Michael Hoogasian

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Mike and Sandy Hoogasian, 27 and 31, 'a perfect love'

They met at Wal-Mart in Seekonk nine years ago. Mike Hoogasian was a gregarious young man with a big smile and easygoing way that earned him the nickname "The Mayor" from his family. He was a merchandiser for Coca-Cola and was at Wal-Mart to stock the shelves with soda.

As always, he said hello to everyone, but the shy and beautiful girl working behind the optometry counter caught his eye. He was 23. She was 19.

"The day he met her, he was like a little schoolboy," said Mike's best friend, Derek N. Knight, of Exeter. "He knew he had found the perfect woman. He sounded like he won the lottery."

Sandy Leocadio didn't say much to Mike, but she left a note on his Coca-Cola car saying she thought he was nice.

"She was quiet and young and drop-dead gorgeous," said Paula A. McLaughlin, Mike's sister, who would later be Sandy's maid of honor. "She came from a strict Portuguese family."

But Sandy also had a tattoo on her arm, a love of heavy-metal music, and a gift for fashion that fueled her professional aspirations.

Sandy had always been trendy. As a girl, she'd slip out of her home in conservative clothes and change into her own stylish creations once she was out of view.

Sandy became a visual merchandiser for Cherry & Webb, and eventually The Gap. When The Gap's fashion sense didn't suit her, Sandy altered it, like the time she slit the legs of her Gap jeans, filled the opening with red material and wore them to a Gap corporate meeting.

McLaughlin said Sandy was "head over heels" for Mike. Their interests were identical. Like her, Mike loved tattoos and '80s metal music. He freely admitted his musical preferences were stuck in a time warp.

Their wedding in 2001 was unforgettable, just the way Sandy wanted it.

Sandy unleashed all of her fashion and creative skills on her wedding. She designed her own dress, a tea-stained gown with a long train. She carried an old bible and a rosary instead of flowers. She designed the jewelry worn by Mike and the wedding party. She also designed her bridesmaids' dresses, which were made of an iridescent bronze raincoat material and topped with jean coats.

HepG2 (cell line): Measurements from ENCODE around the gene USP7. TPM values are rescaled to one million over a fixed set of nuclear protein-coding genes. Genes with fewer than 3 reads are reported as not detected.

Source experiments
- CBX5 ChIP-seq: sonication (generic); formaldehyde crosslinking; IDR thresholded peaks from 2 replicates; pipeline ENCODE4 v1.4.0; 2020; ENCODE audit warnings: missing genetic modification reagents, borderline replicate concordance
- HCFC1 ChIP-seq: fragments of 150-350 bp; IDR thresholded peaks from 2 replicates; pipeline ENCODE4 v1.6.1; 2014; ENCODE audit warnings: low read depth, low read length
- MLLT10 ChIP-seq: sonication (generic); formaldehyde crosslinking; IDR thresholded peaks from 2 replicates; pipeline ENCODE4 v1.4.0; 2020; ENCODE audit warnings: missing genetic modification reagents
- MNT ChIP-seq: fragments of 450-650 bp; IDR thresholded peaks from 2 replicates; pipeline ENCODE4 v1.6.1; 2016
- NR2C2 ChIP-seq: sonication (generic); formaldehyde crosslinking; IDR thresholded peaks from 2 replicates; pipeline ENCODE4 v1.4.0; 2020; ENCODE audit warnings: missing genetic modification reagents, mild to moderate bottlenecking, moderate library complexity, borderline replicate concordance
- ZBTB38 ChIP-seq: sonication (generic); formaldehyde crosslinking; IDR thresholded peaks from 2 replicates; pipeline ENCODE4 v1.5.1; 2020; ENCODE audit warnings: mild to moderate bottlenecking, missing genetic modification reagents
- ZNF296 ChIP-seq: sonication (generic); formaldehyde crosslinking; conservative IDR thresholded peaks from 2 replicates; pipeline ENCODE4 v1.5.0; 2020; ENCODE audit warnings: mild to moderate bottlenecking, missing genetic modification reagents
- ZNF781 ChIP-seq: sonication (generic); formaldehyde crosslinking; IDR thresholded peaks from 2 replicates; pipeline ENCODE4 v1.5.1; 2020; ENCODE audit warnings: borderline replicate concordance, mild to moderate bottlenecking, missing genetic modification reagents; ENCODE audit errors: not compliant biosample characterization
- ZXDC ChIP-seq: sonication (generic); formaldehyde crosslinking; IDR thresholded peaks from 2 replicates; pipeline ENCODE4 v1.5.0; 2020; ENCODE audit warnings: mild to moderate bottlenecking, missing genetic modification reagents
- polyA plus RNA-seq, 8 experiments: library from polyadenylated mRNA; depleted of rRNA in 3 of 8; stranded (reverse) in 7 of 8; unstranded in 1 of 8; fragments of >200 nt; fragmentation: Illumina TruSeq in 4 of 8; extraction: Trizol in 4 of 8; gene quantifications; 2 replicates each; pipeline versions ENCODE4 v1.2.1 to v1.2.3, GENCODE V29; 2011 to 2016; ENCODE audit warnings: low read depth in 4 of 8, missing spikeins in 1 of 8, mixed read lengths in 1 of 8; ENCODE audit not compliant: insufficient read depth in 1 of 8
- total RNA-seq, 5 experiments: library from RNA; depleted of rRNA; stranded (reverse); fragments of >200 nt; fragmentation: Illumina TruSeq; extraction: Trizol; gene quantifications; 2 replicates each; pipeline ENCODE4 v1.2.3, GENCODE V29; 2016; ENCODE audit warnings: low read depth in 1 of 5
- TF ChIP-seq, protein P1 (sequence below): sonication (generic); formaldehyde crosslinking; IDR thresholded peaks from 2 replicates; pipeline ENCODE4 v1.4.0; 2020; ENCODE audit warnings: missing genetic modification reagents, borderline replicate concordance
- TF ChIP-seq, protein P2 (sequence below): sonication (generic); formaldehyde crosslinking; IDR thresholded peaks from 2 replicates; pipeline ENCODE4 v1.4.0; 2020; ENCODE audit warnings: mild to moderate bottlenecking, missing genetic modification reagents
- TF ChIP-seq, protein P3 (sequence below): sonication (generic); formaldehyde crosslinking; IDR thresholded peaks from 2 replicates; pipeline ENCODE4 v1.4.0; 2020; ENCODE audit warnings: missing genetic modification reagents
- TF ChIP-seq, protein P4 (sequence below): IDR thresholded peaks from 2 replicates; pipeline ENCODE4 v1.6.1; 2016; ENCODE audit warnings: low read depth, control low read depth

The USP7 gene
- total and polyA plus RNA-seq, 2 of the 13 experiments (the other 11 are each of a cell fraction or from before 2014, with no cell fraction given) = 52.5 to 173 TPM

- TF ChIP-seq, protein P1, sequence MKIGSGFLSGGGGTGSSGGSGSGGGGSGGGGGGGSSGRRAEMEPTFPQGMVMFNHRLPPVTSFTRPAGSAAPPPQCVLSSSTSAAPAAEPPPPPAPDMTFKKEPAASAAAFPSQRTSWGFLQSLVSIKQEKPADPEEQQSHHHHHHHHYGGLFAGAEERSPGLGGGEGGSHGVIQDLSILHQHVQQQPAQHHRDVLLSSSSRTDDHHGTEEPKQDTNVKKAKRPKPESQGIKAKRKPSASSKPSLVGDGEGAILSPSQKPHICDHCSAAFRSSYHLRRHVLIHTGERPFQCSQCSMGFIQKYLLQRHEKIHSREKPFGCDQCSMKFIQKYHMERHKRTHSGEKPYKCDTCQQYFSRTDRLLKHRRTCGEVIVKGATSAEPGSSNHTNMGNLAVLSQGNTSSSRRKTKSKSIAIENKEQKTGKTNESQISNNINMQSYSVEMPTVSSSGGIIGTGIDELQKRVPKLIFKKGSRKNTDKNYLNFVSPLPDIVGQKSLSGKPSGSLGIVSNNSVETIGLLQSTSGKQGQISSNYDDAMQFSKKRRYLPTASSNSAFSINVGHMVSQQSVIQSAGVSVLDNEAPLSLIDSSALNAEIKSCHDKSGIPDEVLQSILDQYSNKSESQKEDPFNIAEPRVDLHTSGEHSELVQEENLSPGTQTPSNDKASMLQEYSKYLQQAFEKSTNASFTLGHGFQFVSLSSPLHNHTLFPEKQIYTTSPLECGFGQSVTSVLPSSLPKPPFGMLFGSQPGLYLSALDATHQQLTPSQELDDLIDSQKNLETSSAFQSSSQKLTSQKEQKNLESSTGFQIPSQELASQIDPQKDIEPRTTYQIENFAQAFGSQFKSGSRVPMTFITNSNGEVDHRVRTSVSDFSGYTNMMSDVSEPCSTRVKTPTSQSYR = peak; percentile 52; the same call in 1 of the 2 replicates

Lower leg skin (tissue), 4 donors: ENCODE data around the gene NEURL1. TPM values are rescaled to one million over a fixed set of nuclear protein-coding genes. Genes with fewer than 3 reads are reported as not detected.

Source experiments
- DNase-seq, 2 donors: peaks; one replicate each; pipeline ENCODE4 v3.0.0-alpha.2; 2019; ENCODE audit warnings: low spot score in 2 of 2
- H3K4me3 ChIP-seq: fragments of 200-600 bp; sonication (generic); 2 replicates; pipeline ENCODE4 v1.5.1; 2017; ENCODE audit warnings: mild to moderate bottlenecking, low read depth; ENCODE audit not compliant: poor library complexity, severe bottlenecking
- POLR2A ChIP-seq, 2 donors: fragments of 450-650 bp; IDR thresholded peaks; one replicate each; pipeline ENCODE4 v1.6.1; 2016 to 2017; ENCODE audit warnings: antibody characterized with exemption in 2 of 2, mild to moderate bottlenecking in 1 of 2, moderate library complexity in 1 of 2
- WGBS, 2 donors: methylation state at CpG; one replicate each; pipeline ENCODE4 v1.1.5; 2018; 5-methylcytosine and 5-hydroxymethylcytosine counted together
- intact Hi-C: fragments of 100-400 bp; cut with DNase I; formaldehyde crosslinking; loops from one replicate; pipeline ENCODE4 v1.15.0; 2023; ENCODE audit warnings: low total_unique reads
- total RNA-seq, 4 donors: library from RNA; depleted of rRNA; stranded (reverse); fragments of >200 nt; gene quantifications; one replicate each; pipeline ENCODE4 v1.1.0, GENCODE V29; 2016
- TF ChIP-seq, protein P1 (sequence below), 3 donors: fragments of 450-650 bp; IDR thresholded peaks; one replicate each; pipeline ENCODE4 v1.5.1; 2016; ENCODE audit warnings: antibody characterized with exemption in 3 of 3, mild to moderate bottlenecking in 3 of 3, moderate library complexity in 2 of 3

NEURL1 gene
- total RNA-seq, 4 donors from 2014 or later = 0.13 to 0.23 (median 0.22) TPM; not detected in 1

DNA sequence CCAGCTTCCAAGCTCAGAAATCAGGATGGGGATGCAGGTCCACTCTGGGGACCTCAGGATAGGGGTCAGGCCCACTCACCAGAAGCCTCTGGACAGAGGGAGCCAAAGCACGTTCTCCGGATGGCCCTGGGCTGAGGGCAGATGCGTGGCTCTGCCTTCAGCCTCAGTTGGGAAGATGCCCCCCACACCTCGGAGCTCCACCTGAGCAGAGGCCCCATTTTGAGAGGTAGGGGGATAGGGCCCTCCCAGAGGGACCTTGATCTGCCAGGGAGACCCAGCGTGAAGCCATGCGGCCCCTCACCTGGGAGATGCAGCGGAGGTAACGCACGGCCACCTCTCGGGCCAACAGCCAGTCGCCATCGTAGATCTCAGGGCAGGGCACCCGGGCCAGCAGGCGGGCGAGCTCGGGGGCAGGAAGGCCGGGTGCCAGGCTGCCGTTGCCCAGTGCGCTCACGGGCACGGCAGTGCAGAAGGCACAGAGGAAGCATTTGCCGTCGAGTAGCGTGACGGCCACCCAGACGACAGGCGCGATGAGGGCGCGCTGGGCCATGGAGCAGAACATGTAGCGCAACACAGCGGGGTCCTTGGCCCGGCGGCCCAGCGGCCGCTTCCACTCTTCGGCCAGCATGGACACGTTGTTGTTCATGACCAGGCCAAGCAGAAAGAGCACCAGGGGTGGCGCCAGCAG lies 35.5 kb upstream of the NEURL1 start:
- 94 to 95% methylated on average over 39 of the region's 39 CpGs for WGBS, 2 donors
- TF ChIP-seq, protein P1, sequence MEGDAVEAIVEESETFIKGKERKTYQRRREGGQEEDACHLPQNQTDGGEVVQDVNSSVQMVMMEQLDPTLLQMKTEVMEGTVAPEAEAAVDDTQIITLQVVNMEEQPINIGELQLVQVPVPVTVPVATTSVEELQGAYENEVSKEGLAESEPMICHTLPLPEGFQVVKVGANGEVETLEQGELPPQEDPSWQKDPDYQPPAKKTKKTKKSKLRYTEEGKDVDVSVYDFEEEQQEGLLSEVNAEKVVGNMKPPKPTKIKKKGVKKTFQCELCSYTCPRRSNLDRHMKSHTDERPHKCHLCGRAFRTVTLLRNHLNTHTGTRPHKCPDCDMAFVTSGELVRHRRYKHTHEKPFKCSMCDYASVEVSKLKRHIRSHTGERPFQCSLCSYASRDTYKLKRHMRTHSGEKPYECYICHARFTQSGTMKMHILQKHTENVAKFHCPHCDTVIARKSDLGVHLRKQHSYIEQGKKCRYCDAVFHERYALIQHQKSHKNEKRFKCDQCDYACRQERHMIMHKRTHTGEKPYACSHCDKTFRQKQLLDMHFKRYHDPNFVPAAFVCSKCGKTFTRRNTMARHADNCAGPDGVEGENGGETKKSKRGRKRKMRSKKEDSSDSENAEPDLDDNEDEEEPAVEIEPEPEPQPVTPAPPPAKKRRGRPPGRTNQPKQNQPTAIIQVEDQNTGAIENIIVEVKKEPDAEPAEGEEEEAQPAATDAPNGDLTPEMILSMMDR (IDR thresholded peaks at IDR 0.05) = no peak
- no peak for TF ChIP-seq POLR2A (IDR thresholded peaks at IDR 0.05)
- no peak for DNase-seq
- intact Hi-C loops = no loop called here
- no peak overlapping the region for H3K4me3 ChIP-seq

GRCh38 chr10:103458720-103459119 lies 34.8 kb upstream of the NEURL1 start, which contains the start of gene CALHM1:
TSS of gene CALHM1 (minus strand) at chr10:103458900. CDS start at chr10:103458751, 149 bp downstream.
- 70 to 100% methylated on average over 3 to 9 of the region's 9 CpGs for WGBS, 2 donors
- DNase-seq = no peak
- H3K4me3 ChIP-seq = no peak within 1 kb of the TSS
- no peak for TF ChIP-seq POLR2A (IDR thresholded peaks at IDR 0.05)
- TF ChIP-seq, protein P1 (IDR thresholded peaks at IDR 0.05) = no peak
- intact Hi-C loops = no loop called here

The reception took place at the Great Hall, the former Central Congregational Church in Fall River, where Lizzie Borden once attended church and where Aerosmith taped a video -- facts that delighted both Sandy and Mike.

"She wanted her wedding to become famous," McLaughlin said.

Sandy, who still carried photos of her nuptials, hoped to be a wedding planner someday.

Nine years after they met, they often held hands and Sandy still sat on Mike's lap. The couple were inseparable.

The evening of Feb. 20 was shaping up to be a wonderful night, combining everything the couple loved: tattoos, rock 'n' roll, and each other.

At 6 p.m., they dipped into their "tattoo fund" and went to a Warwick shop to get flames etched into Mike's upper arm. It was his birthday gift. He had about nine tattoos, including a profile of Sandy.

At the tattoo parlor, Doors of Perception, they met Jack Russell, the lead singer of Great White who was also getting a tattoo. Mike was flabbergasted to meet one of his teen idols. He called his sister and two close friends from his cell phone.

"He sounded like he was 12 years old," Knight said.

Mike knew all of Great White's songs, even the obscure ones. Russell was impressed, and he put Mike and Sandy's names on the VIP list to his show that night.

McLaughlin said she's grateful they died together.

"We picture them together, like a bright light," she said. "Together forever. A perfect love."

-- Cathleen F. Crowley

source Providence Journal


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